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The lowdown on the Michigan-Michigan State showdown

Bet on it: Top-10 clash has piqued the interest of gamblers, too

Kenneth Walker
Kenneth Walker III #9 of the Michigan State Spartans is tripped up by Noah Pierre #21 of the Indiana Hoosiers during the second half at Memorial Stadium on October 16, 2021 in Bloomington, Indiana.
Michael Hickey/Getty Images

LAS VEGAS — For the fifth time, both No. 6 Michigan and No. 8 Michigan State will sport single-digit rankings when they play football Saturday in East Lansing.

The Wolverines won in such a previous meeting, at Michigan State, in 1964, and the Spartans triumphed in Ann Arbor in 1956, 1957 and 1961. Those four victors, though, weren’t national-title factors—an issue we’ll address.

Michigan (7-0) is favored by 4½ points, the total 50½. BetMGM data analyst John Ewing reported Wednesday that this has been the most heavily bet of the week’s 53 games, with much attention on Michigan State (7-0).

Before the Spartans’ upset victory as 22-point underdogs last season, according to WagerTalk handicapper Ralph Michaels, 45 of the previous 50 games in the series were won by the team with the most rushing yards.

Michigan has averaged 203 yards on the ground in its last three games, Michigan State 184.

“With the added pressure of both teams being undefeated, expect conservative play-calling,” says the Cleveland-based Michaels. “Nine of the past 12 in the series have gone Under. Expect another one here. Under.”

Long Island handicapper Tom Barton takes Michigan, averaging an 11th-best 37.7 points. Michigan State is in the bottom third of the country allowing opponents an average of 423 yards.

“While the Spartans are a good story, I’m more impressed with the fact that the Wolverines have trailed only once all season,” says Barton, a regular on the nationally syndicated SportsGarten radio network.

“And Michigan has won tough road games. I don’t love that Sparty secondary. We know Michigan will run the ball, but if the Wolverines find success in the air they might win this going away.”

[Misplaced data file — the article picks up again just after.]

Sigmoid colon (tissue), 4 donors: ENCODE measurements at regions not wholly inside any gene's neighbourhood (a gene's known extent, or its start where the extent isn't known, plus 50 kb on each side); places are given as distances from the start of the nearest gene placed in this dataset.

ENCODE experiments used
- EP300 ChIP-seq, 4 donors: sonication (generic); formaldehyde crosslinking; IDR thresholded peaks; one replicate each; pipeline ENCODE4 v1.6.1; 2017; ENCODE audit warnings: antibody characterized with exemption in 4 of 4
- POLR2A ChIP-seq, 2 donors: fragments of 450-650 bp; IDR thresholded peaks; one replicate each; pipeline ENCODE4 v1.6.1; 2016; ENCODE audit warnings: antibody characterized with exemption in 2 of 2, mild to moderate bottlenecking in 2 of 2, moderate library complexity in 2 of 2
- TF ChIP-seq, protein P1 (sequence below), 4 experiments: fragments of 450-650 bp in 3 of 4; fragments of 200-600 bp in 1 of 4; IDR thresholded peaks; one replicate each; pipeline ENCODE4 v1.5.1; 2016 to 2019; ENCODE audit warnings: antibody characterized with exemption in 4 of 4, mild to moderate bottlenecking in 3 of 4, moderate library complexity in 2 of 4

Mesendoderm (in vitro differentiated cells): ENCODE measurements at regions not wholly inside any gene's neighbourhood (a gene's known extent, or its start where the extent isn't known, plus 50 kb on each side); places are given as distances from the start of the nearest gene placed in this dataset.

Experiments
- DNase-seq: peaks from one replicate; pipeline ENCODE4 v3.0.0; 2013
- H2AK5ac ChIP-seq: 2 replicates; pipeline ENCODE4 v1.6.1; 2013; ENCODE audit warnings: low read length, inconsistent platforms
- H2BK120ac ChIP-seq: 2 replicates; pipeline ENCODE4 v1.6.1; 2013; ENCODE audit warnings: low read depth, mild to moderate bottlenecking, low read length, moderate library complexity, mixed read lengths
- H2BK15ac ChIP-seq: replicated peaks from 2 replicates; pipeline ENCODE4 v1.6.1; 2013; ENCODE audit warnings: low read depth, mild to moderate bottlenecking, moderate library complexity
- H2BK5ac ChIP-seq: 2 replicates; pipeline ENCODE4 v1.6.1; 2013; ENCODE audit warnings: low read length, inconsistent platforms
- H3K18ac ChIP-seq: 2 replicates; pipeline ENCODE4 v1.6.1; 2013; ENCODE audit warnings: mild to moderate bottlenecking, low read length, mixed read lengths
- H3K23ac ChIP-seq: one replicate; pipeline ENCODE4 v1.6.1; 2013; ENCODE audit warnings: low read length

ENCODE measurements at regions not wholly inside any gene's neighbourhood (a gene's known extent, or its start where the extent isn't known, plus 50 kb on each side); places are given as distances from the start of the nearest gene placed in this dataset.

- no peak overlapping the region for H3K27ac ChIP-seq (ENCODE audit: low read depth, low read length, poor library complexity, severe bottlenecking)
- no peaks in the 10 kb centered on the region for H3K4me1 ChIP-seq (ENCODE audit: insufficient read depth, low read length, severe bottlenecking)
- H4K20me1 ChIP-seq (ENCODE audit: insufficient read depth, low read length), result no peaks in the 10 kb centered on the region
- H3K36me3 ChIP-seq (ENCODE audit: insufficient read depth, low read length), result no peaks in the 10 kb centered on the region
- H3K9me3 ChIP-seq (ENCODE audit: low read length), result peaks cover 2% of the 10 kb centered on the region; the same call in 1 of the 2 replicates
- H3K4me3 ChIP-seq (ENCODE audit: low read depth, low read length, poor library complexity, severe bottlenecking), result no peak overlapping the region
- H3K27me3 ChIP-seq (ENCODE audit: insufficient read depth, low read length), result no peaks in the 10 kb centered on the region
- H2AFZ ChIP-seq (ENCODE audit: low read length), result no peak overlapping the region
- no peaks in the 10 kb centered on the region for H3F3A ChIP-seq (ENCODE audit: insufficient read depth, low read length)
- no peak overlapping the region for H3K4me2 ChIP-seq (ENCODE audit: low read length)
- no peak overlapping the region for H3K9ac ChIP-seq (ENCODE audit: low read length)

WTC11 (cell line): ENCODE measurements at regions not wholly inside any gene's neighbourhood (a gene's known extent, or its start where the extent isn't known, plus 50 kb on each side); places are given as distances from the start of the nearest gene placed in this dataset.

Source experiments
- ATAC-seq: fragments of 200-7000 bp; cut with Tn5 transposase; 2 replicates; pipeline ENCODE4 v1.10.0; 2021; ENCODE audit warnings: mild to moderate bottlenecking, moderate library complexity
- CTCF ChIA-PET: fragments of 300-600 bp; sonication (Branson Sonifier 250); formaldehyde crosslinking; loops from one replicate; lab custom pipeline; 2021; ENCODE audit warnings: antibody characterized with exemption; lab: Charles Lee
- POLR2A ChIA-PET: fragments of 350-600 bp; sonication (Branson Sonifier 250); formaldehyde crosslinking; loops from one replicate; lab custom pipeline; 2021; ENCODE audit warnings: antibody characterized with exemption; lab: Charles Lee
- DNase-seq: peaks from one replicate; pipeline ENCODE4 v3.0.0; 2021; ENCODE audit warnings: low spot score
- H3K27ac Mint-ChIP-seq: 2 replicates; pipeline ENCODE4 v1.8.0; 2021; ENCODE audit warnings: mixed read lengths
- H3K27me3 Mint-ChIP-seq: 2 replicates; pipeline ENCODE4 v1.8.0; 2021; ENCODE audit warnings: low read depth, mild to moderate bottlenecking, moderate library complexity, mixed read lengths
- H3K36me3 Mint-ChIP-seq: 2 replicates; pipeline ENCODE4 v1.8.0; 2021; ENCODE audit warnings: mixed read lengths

Of much more significance, can Saturday’s victor defeat Ohio State, which hosts Michigan State on Nov. 20 and visits Ann Arbor on Nov. 27, win a Big Ten title game and eke into the national-playoff picture?

Yes, says Barton, who believes Ohio State is vulnerable against run-heavy teams that control the clock. “But I wouldn’t bet against the Buckeyes.”

At Vegas sportsbooks, the Wolverines are 40-1 to win the national championship, the Spartans 100-1. Ohio State is about +700.

Until Michigan or Michigan State breaks through that scarlet-and-gray barrier, their rivalry will continue being a sometimes-cute parochial affair.

SUMMER WINDFALLS

The call arrived late last Saturday night. San Diego State, the alma mater, had beaten Air Force to remain undefeated. The pal asked, What was your windfall on those Aztecs?

Nope, I said. I’d never jinx the lads like that.

However, that outcome did pay off, courtesy of Kenny White’s College Football Power Ratings magazine.

The second-generation Vegas bookmaker’s third edition arrived in late June and was packed with player and team ratings, the projected scores of every game and a squad’s probable victory range.

Two weeks later, Station Casinos released its regular-season win totals. I compared those numbers with Kenny’s projections to earmark, and bet on, the largest discrepancies.

Stations had the Aztecs at 6½ victories. White had them going 12-0, with a total

near 9 by factoring in win probabilities. Add those, divide by two.

Taking Over at -120 (risk $120 to gain $100, for example) represented an immense four-win value cushion.

That is the wager I won Saturday, when the Aztecs improved to 7-0.

Washington State (Under 6½, -155), Northwestern (Under 6½, -120), BYU (Over 6½, -140), Army (Under 7½, -110) and Michigan State (Over 4½, -125) were the other midsummer value plays.

At 7-0, the Spartans have already cashed, too. BYU is 6-2, and it’s favored Saturday at home against Virginia and will likely thrash Idaho State, also in Provo, next Saturday.

Northwestern, at 3-4, can go an unlikely 3-2 the rest of the way and I still win. Army (4-3) will pay dividends if it flops against Liberty, and Air Force or Navy.

Should Washington State (4-4) have difficulty, as expected, at Arizona State and Oregon, that ducat pays, too. Plus, White pegged 0-7 UNLV to go winless. I nabbed Under 1½ at Even.

A possible 7-0 bounty from some midsummer homework.

Grazie, Mr. White.

PHI BETA BETTA

The tickets were from 2019, so it’s understandable why the writer hesitated cashing them a couple of months ago.

Jay Kornegay, executive vice president of the Westgate SuperBook, had made some wagers at a South Point affiliate, likely Rampart Casino, and forgotten them.

As 2019 became the mayhem of 2020, that’s understandable, too. Kornegay found them. When he hit the snag, he gave them to oddsman Vinny Magliulo, who works with South Point sportsbook director Chris Andrews.

That trio has more than a century in the bookmaking business.

Magliulo gave the tickets to Andrews, who would text Kornegay — Jay, I have an envelope here for you. Kornegay responded, ‘Give it to your ticket writers.’

A “not insignificant” amount, says Andrews. Tips are split among all writers.

Kornegay opted for discretion, only telling me that writers at every sportsbook have difficult gigs and deserve occasional unexpected gifts.

“I’m sure it’ll be one of the better tips they’ll get all year,” says Andrews. “We pay any tickets. If you have them and we can verify them, you’ll get paid.”

He could not recall a similar scenario.

“A class move. Jay did a helluva thing. We’re competitors, out there fighting tooth and nail for every customer we can get. But we’re also a pretty good fraternity.”